Tom Glass revels in the history of the Washington, D.C., neighborhoods he works in — Georgetown, Capitol Hill, Kalorama, Cleveland Park, and Dupont Circle. His interest in period houses drew him from the Midwest to Washington. “There is a great inventory of beautiful historical houses all through the city. Many of them in bad shape. The owners also love these old houses and have the means and money it takes to restore them. I want to do it right and work with quality architects and quality materials,” he says.
Glass is especially drawn to the simplicity of the Federal style of the late 1700s. “Things in that period were handmade — the bricks, window sashes, and hand-hewn timbers,” he says.
He started Glass Construction in 1990 and the company has saved the façades and replicated the interiors of Federal, Georgian, Victorian, Second Empire, and Italianate houses. “We have also worked with architects who have a contemporary design aesthetic — quite often putting those interiors into historic buildings.”
One especially successful modern/historic meld brought attention to Glass Construction’s specialty and helped launch the company. The Capitol Hill project required converting a 1906 Beaux Arts bank into a home. “It had been vacant for 15 years or more and was on the verge of being torn down,” Glass says. The client wanted open spaces and industrial finishes to serve as a backdrop for his extensive contemporary art collection. That modern look had to mesh with the original plaster crown molding and arched windows. The 1994 project received media attention, Glass says, including an article in Architectural Digest, Preservation magazine’s Great American Home Award, and a Builder’s Choice award from BUILDER, a sister publication of UPSCALE REMODELING.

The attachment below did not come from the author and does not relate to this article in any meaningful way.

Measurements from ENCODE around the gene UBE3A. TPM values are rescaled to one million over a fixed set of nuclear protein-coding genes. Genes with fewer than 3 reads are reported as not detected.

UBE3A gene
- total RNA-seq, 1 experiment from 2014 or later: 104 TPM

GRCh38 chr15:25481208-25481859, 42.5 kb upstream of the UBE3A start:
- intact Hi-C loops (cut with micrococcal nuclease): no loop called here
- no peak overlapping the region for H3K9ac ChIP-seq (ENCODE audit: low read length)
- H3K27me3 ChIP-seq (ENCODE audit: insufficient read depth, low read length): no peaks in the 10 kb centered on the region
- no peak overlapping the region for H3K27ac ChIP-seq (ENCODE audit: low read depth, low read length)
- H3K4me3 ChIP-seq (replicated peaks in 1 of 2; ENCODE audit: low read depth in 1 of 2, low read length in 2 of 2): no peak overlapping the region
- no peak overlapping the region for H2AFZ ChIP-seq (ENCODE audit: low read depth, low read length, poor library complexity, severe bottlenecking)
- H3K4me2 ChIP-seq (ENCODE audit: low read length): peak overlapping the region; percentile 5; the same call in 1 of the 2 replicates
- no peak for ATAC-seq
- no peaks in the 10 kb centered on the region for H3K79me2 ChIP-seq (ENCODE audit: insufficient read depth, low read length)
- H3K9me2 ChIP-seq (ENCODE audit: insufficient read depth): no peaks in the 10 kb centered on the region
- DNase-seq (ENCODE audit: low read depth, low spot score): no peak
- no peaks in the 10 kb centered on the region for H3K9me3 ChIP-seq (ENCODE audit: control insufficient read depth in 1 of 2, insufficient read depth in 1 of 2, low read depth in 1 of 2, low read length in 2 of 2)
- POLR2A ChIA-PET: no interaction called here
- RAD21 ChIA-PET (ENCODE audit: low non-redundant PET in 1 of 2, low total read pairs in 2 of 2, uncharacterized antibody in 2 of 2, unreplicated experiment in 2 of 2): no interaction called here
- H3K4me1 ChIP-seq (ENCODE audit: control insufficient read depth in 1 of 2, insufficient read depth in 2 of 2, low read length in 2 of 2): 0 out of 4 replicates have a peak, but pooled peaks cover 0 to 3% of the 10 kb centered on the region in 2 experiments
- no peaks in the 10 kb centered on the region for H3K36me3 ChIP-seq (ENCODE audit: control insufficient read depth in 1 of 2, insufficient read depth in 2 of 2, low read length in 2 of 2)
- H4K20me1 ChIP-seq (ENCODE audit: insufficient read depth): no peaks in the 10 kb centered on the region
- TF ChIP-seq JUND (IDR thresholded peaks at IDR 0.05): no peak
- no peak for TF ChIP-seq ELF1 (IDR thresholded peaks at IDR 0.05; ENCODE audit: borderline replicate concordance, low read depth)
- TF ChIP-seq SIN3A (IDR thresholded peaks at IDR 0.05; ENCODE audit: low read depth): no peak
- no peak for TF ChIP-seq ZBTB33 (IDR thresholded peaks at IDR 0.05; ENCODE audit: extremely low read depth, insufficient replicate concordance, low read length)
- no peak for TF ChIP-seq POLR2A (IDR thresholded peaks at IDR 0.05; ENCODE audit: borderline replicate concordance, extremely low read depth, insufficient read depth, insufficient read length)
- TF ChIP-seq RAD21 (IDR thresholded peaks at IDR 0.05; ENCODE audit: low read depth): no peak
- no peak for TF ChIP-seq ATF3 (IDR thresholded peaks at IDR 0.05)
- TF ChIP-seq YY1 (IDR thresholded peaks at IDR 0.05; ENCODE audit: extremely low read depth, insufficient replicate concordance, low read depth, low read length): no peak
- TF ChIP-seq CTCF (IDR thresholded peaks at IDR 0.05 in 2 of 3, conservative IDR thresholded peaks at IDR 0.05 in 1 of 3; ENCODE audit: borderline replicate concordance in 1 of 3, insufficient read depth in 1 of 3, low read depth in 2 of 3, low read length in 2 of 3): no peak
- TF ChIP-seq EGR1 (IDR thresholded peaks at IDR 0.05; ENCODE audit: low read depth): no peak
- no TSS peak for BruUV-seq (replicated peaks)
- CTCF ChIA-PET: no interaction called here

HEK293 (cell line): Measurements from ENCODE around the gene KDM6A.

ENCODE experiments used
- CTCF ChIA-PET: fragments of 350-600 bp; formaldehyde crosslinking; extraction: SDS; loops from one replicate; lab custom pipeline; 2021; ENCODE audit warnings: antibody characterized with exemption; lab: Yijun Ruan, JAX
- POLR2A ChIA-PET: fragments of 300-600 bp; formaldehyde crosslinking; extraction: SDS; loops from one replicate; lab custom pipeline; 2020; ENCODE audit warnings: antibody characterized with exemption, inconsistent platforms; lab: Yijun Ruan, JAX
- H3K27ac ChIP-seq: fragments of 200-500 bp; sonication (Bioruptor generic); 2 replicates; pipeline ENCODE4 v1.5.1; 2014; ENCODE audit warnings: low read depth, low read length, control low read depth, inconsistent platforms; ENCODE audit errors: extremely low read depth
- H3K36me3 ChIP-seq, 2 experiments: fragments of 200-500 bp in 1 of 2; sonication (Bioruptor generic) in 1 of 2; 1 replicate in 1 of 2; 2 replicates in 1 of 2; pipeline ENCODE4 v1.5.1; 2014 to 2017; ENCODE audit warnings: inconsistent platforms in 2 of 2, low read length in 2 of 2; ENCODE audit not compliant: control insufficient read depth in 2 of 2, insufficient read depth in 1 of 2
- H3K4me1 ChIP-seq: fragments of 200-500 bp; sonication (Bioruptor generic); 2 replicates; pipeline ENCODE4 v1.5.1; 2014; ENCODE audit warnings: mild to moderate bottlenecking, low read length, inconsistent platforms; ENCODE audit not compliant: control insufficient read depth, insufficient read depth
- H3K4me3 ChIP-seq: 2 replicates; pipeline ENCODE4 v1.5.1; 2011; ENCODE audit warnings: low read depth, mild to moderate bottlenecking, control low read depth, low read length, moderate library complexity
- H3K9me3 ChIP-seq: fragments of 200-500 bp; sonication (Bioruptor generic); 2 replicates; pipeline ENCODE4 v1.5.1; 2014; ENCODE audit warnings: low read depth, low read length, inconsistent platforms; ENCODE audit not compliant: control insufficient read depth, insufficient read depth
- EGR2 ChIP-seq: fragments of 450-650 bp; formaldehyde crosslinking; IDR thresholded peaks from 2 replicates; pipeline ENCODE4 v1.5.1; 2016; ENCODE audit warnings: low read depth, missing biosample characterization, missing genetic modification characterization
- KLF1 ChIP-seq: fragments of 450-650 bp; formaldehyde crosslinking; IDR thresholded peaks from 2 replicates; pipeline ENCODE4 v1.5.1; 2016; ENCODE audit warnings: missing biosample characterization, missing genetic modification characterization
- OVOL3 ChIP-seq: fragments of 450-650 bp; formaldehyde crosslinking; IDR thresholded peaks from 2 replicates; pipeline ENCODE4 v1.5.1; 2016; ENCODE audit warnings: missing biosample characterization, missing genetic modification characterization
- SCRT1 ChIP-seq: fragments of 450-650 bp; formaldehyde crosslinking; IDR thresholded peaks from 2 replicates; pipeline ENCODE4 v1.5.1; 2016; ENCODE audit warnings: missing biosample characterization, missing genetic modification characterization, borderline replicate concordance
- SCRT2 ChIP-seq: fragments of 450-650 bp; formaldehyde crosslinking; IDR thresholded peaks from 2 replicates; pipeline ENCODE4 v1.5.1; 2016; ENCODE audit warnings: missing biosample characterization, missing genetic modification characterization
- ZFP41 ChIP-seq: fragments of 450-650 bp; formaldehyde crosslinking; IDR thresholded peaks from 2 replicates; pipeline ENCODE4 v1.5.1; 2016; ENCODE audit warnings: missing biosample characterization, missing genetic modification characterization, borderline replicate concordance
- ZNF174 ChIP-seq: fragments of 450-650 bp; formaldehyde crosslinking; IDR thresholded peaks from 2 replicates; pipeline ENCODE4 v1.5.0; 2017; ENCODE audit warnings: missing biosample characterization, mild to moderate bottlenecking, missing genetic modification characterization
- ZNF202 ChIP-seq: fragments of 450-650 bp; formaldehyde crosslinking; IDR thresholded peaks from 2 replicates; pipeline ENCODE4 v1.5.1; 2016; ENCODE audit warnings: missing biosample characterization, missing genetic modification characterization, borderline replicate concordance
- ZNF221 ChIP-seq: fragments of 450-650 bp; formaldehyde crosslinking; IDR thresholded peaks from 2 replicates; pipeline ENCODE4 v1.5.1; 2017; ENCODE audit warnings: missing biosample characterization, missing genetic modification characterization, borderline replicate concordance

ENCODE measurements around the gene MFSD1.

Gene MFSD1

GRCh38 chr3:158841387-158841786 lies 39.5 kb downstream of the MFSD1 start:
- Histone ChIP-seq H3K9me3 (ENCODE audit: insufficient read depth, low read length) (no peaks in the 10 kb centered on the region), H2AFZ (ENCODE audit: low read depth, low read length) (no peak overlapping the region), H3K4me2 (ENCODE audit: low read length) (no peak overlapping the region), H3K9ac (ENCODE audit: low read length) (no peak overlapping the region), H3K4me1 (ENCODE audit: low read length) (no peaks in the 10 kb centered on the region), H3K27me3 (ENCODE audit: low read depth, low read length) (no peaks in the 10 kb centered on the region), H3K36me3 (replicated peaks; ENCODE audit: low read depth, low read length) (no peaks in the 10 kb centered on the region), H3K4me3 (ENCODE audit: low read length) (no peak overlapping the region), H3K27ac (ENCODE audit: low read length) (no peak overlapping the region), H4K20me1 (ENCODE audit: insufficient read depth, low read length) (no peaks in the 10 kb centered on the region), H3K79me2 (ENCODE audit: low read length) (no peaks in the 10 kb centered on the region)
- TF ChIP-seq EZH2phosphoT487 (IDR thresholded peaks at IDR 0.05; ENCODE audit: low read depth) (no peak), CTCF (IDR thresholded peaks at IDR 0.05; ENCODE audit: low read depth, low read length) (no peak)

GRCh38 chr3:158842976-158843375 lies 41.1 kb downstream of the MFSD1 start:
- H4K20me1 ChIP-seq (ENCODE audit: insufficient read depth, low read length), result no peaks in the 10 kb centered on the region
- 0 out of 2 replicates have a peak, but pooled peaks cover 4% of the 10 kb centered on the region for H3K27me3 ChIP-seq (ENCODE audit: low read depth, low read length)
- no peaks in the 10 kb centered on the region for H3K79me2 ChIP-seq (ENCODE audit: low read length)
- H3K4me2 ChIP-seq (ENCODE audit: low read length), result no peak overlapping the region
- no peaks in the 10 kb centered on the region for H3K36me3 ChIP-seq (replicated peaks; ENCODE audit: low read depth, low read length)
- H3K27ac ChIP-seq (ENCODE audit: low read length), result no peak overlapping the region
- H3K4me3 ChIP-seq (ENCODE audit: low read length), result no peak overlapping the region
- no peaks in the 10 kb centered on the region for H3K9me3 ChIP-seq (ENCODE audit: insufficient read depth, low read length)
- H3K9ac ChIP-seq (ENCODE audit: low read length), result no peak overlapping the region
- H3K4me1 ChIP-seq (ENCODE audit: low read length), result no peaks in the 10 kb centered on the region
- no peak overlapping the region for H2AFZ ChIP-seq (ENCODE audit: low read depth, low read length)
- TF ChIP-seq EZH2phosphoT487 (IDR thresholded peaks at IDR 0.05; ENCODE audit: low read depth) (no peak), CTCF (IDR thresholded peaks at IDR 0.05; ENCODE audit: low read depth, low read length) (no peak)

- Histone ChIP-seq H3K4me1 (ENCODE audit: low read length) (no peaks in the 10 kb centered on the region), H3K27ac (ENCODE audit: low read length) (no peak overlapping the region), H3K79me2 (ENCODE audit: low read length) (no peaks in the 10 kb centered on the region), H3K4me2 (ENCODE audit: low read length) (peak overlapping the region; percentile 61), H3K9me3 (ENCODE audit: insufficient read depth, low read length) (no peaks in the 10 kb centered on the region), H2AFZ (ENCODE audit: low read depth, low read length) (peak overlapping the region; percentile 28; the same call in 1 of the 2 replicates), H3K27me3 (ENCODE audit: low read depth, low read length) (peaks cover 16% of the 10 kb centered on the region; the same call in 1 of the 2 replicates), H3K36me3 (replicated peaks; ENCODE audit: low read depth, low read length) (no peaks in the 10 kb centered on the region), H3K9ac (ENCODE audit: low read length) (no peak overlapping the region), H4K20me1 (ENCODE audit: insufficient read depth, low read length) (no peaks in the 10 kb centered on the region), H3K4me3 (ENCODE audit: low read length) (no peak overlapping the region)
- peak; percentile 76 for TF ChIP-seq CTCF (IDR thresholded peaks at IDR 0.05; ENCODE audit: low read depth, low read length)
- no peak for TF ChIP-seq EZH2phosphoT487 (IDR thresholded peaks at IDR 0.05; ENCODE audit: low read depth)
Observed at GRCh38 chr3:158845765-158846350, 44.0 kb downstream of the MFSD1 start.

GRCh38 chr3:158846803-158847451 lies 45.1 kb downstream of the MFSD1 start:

To build on that recognition, Glass entered other national and regional design contests including the National Association of the Remodeling Industry’s awards, the Chrysalis Awards, Washington Spaces’ design competition, and the Associated Builders and Contractors Excellence in Construction awards.
“Winning national awards from different competitions led to a lot of phone calls and business,” Glass says, noting that national and regional magazines, including The Washingtonian, Southern Accents, and House Beautiful, have contacted him about projects. Winning awards also led to a segment on Good Morning America and contact with Home & Garden Television. “I’m not sure it translates into a lot of work,” Glass says. “But what it does do is to keep you in the arena. You can promote it on your Web site. When we win an award or are published in a magazine or book, we send out postcards to all of our architect clients.”
Glass does not advertise in magazines or newspapers targeted at homeowners. But, he is updating the company’s Web site. “That is such a vital part of marketing yourself,” he says. The revamped site will have more project photos, a photo gallery with thumbnail images, and less narrative. “Our goal is to make it sophisticated and easier to navigate,” he says.